Monday, May 10, 2010

Drying Comfrey


This seemed utterly unremarkable to me.  I wasn't going to post about it.  But my husband thought it was nifty-clever.  So.  Here's how I dry comfrey leaves: between two old window screens.  We have a pile of these that we hauled out of a dumpster, or maybe somebody gave them to us when they redid their windows.  Can't remember.  The storm windows had more the more obvious application of covers for cold frames (mostly yet to be built).  But the window screens hung out in the garage for a while before it occurred to me to use them this way.

The screens allow good air circulation for quick drying, prevent the leaves from blowing away in a slight wind, and make the leaves dry down very flat, which is handy for storing them after drying.  Plus it's a low-tech, grid-free, cheapskate way of drying. Yes, it works even when laid on grass, though it's faster on the driveway.  If rain threatens, I can pick up the screens and stick them in the shed, regardless of the degree of drying so far achieved.  Having the screens hang out somewhere prominently outside is also a good reminder to me to keep cutting more leaves for drying.  I use the dried comfrey leaves steadily over the winter as a feed supplement for the hens.  And it's best to have the comfrey thoroughly dried if I want to use it as fertilizer with garden seedlings.  The plant is so damn vital that cut leaves will simply grow new plants if put into the ground without first being well dried.  I suppose it might not be a bad way of drying leaves if you wanted them for medicinal purposes as well.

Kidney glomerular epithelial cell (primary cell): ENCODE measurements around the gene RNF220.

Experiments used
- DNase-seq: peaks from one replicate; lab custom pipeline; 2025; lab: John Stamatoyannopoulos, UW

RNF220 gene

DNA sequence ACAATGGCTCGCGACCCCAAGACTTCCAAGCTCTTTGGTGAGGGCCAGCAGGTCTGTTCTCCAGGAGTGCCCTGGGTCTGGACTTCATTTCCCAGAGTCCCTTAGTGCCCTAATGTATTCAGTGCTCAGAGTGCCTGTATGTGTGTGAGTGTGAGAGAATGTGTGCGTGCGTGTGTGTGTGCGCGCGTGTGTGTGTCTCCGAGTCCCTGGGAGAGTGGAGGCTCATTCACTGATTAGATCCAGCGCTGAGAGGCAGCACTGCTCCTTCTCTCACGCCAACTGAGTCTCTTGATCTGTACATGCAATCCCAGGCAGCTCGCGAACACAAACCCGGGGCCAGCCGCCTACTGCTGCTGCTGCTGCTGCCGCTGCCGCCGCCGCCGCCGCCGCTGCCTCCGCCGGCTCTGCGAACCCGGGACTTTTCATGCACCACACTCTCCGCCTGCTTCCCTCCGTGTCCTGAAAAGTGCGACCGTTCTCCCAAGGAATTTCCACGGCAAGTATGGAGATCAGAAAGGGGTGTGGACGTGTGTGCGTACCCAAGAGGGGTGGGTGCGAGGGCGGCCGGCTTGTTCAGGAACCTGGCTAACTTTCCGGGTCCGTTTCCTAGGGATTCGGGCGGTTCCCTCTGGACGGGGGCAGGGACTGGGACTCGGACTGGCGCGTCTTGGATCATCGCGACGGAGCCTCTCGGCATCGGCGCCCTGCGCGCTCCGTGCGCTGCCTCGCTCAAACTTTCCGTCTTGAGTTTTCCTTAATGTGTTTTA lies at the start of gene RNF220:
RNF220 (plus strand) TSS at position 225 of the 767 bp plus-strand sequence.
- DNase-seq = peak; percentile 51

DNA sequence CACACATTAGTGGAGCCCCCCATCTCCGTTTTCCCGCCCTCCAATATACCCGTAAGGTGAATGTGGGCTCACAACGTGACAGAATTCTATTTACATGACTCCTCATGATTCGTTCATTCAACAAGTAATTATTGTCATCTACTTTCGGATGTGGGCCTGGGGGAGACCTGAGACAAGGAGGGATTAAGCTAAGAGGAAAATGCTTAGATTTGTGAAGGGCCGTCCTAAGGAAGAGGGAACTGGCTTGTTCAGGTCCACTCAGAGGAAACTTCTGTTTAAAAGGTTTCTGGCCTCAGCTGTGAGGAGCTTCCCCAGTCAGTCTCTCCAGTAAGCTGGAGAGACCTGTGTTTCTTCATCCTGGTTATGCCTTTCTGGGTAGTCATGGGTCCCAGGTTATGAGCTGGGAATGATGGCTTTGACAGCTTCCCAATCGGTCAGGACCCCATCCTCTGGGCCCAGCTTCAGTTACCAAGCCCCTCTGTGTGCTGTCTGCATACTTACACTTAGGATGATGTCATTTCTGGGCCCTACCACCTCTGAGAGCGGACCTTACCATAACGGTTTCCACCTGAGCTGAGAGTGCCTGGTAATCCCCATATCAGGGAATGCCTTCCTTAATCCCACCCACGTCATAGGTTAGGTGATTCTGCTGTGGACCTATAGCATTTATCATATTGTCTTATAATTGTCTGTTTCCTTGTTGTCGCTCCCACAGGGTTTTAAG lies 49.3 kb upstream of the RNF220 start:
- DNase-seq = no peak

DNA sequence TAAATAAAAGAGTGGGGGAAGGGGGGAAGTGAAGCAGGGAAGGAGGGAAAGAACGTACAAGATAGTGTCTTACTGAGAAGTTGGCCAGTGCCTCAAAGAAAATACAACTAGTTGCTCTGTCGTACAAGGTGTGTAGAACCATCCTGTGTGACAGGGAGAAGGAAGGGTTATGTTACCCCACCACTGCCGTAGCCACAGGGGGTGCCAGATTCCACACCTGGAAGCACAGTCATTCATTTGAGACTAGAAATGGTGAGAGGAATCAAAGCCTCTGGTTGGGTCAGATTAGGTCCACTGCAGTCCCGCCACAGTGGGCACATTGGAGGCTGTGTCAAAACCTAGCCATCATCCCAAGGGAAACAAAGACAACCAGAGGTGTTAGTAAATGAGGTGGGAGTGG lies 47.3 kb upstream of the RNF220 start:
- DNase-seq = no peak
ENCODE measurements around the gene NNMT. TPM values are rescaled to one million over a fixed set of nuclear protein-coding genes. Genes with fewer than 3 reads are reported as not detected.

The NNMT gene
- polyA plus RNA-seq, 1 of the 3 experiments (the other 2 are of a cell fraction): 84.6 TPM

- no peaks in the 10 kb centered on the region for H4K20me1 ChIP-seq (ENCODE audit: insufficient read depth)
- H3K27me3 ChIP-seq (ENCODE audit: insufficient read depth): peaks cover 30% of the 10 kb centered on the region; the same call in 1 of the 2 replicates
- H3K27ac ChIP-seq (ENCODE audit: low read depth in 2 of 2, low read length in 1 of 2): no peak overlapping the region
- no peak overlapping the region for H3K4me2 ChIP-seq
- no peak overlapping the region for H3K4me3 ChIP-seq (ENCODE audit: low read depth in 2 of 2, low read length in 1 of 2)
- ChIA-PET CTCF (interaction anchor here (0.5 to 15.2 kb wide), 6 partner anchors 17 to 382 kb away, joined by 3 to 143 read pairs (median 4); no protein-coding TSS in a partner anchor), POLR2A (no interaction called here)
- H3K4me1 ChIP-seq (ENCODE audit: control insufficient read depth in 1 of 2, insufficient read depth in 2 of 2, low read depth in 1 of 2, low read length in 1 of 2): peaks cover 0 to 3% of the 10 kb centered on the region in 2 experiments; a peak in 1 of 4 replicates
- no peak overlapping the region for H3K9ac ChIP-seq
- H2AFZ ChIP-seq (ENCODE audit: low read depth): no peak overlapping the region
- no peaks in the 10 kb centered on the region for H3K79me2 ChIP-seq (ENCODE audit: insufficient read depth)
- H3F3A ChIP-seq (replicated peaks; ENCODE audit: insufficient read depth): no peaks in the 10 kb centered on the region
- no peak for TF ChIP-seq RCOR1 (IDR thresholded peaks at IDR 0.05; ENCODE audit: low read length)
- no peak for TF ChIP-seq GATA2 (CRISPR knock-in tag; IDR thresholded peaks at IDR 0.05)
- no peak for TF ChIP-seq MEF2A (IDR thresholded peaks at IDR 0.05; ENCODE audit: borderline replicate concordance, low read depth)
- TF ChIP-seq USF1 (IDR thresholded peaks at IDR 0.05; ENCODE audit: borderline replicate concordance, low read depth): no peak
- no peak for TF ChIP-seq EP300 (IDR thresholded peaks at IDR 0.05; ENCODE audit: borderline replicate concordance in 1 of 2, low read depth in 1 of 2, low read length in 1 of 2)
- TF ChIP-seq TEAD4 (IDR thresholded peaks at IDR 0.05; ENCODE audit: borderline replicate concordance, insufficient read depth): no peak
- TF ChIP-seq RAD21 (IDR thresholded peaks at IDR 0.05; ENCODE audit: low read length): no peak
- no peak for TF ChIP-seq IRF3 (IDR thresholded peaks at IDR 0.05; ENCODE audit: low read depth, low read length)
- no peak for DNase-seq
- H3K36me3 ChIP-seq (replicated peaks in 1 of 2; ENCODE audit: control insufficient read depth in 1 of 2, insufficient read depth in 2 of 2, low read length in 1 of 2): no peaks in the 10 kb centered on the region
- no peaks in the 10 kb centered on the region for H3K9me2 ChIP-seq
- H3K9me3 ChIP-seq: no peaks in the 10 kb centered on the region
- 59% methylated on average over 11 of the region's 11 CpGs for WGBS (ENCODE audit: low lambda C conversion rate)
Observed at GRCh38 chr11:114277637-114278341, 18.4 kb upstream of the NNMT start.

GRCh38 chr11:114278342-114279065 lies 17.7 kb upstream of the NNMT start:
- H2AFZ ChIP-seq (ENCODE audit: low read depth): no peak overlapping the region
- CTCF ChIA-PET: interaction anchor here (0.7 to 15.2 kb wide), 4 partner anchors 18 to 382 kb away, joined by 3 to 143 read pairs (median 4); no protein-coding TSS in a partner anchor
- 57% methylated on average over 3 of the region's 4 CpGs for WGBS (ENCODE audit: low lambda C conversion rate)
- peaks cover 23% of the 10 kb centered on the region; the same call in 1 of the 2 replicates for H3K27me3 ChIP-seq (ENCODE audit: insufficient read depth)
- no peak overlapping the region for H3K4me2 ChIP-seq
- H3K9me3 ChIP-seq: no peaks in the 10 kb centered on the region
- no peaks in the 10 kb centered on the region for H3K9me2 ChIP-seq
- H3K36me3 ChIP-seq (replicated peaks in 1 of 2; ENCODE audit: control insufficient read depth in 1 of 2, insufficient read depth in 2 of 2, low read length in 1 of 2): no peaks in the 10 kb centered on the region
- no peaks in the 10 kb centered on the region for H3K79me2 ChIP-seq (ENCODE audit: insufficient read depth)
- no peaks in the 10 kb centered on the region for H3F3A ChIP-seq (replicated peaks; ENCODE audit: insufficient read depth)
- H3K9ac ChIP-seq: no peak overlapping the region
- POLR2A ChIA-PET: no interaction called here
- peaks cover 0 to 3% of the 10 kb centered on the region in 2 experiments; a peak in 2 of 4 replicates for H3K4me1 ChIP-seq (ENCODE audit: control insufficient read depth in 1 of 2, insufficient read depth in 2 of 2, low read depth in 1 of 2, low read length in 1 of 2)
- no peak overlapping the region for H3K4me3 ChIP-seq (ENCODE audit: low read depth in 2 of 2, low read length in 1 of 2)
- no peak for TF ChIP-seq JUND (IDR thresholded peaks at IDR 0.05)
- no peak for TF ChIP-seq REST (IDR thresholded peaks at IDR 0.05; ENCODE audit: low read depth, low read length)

Besides, a steady harvest of leaves from comfrey plants helps keep them from total world domination.  We've got six comfrey plants on our 2/3 acre, and two of those in the main garden, so this is a real concern.

16 comments:

Tamar@StarvingofftheLand said...

We seem to be eerily in synch these days -- friends just gave us comfrey, and I was trying to figure out what to do with it. Now I know. Thanks!

LillyZoo said...

So great! my comfrey is amazingly high and I was wondering what to do next! I think I am gonna dry my hand washed wool this way too then on to carding

patricew said...

so glad you posted that! what a clever idea!

Amy @ Homestead Revival said...

I used this same method last summer to dry bay leaves that I got from my Aunt's Bay tree. If you live where it's dusty, just be sure to rinse the leaves before using them (a quick rinse won't be enough to rehydrate them; it just gets the dust off). Maybe some day I can try comfrey.